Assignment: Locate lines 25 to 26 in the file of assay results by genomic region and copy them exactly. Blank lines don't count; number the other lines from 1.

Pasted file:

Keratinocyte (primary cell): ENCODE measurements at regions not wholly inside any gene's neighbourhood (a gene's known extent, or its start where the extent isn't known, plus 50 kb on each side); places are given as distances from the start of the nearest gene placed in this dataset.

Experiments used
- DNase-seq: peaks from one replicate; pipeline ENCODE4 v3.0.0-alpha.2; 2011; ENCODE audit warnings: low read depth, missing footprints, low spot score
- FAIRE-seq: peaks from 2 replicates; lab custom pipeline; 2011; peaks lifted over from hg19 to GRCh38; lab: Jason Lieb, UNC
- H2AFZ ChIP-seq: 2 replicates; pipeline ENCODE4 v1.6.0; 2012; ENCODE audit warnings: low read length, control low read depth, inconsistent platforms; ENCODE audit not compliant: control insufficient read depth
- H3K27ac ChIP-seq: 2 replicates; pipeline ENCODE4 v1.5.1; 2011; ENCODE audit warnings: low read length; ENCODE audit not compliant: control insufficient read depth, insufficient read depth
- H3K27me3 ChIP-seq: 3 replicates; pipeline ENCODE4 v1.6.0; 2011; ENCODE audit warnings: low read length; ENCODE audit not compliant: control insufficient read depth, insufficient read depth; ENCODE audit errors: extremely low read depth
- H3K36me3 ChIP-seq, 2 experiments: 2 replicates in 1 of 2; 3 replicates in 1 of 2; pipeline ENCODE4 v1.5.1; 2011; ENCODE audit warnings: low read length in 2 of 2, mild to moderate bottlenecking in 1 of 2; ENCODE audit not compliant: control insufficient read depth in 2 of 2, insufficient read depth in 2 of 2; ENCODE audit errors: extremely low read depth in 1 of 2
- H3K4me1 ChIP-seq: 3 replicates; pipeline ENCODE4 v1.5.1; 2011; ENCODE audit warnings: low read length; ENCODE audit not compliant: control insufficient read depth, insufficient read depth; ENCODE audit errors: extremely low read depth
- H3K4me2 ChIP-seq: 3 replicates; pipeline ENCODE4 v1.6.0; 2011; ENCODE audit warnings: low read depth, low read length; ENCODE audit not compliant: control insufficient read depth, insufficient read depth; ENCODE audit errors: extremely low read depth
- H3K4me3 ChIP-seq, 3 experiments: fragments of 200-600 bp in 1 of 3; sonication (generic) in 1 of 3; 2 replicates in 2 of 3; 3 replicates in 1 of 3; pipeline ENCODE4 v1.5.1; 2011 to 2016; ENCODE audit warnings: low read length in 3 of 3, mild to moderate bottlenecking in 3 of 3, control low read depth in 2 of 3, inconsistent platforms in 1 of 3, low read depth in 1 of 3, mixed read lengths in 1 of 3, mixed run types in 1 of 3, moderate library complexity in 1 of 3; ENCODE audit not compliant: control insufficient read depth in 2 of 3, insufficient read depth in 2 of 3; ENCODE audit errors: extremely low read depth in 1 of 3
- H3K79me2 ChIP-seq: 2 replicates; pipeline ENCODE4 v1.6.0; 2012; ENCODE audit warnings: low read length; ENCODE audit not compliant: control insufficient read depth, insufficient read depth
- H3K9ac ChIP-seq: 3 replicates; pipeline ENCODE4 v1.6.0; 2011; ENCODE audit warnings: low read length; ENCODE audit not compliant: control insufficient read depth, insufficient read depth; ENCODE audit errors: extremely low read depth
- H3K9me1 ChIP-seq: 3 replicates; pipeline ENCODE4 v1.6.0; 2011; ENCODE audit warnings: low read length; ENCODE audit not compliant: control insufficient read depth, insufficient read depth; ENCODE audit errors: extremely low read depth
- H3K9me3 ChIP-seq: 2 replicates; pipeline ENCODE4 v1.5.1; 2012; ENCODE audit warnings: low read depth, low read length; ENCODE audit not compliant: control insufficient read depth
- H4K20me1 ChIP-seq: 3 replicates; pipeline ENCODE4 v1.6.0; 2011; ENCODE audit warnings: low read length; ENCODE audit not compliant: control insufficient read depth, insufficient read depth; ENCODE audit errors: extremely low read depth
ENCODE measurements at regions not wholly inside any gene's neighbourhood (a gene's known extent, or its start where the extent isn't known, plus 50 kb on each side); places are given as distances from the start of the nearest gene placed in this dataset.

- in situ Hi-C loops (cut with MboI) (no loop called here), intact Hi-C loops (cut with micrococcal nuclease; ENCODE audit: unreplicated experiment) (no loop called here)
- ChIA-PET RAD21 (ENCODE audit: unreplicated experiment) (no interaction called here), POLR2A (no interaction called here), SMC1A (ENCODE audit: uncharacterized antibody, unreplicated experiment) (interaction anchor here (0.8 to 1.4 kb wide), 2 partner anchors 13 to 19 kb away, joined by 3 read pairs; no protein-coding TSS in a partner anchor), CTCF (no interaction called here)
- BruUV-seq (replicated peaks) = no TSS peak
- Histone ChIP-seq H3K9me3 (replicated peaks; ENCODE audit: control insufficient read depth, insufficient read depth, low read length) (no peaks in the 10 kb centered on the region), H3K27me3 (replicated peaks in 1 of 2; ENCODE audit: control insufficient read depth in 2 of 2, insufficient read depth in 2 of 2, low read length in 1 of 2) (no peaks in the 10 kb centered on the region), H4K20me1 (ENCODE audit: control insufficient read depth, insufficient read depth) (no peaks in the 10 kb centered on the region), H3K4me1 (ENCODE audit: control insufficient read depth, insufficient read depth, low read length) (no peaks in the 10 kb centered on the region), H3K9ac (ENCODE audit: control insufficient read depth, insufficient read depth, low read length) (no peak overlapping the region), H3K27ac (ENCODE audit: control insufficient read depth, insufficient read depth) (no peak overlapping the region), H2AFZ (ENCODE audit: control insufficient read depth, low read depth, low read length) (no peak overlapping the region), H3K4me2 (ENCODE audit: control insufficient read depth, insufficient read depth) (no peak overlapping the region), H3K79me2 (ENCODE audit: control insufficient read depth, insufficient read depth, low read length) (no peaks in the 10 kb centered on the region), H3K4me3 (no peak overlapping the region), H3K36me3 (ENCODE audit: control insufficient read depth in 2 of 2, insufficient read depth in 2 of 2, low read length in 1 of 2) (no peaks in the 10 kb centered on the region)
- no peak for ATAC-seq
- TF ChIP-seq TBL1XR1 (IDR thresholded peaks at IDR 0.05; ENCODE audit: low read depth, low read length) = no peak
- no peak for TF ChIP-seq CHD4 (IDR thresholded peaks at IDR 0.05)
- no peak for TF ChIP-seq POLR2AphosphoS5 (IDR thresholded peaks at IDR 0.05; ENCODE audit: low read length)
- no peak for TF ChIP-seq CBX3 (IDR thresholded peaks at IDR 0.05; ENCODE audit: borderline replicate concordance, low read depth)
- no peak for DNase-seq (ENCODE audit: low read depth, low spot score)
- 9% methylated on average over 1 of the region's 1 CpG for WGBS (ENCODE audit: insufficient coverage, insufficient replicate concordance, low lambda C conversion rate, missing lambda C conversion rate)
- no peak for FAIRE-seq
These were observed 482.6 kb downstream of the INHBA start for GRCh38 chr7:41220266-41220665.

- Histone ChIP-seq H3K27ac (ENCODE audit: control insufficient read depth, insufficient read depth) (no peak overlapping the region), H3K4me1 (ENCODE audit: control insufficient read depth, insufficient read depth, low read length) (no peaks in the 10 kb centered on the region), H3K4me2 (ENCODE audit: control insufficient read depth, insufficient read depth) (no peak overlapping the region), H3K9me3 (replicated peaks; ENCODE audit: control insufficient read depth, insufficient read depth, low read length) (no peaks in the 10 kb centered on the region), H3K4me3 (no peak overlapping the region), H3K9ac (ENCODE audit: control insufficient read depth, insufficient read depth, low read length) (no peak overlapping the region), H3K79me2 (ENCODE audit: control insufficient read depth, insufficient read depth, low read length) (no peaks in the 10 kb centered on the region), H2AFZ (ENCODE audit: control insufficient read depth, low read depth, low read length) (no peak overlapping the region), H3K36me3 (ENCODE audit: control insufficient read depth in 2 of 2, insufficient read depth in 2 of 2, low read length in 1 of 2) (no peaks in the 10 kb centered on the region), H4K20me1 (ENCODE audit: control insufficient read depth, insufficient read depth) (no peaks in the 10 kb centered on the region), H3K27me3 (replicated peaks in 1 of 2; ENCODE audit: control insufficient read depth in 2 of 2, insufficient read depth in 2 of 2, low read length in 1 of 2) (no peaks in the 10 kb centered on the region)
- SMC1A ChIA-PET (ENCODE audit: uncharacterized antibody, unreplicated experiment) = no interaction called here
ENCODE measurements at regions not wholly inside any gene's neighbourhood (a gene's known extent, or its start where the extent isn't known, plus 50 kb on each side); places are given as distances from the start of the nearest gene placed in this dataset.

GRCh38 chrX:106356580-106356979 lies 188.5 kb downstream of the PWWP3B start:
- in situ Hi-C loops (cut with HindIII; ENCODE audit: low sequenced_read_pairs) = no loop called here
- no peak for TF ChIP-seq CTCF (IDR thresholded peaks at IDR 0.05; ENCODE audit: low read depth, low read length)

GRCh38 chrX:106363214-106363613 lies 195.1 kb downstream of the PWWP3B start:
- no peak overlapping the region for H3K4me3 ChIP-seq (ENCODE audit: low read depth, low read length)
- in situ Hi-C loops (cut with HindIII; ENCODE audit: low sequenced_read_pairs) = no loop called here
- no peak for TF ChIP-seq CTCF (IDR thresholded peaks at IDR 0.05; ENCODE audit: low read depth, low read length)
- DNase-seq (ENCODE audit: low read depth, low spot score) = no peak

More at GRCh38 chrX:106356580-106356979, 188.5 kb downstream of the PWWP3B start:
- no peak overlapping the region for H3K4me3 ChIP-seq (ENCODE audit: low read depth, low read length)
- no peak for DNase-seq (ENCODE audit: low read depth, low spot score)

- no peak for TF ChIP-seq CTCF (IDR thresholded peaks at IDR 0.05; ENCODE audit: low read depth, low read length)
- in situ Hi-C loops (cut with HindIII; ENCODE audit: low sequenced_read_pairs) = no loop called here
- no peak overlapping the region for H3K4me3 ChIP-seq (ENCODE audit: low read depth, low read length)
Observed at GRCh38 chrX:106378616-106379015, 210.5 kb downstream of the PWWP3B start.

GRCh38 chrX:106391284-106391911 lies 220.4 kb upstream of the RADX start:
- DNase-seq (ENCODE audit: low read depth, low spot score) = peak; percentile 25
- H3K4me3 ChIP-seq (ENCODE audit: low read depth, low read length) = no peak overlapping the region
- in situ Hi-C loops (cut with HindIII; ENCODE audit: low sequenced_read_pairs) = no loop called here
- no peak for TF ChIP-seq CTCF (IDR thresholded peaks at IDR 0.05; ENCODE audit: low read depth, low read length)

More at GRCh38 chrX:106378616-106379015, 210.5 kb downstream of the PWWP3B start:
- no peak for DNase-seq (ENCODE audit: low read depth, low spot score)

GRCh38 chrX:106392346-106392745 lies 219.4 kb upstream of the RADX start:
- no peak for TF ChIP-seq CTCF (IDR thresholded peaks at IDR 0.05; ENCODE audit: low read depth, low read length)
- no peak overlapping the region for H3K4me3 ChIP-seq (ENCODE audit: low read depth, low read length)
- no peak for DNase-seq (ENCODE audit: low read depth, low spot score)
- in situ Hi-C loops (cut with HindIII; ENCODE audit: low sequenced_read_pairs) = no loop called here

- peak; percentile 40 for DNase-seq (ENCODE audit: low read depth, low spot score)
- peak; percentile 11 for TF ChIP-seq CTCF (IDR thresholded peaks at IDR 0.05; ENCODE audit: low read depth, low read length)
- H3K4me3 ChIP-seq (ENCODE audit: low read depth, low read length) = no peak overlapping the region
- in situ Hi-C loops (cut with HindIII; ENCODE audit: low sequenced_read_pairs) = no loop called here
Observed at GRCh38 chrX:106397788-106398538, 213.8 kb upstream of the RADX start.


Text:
- no peak for TF ChIP-seq POLR2AphosphoS5 (IDR thresholded peaks at IDR 0.05; ENCODE audit: low read length)
- no peak for TF ChIP-seq CBX3 (IDR thresholded peaks at IDR 0.05; ENCODE audit: borderline replicate concordance, low read depth)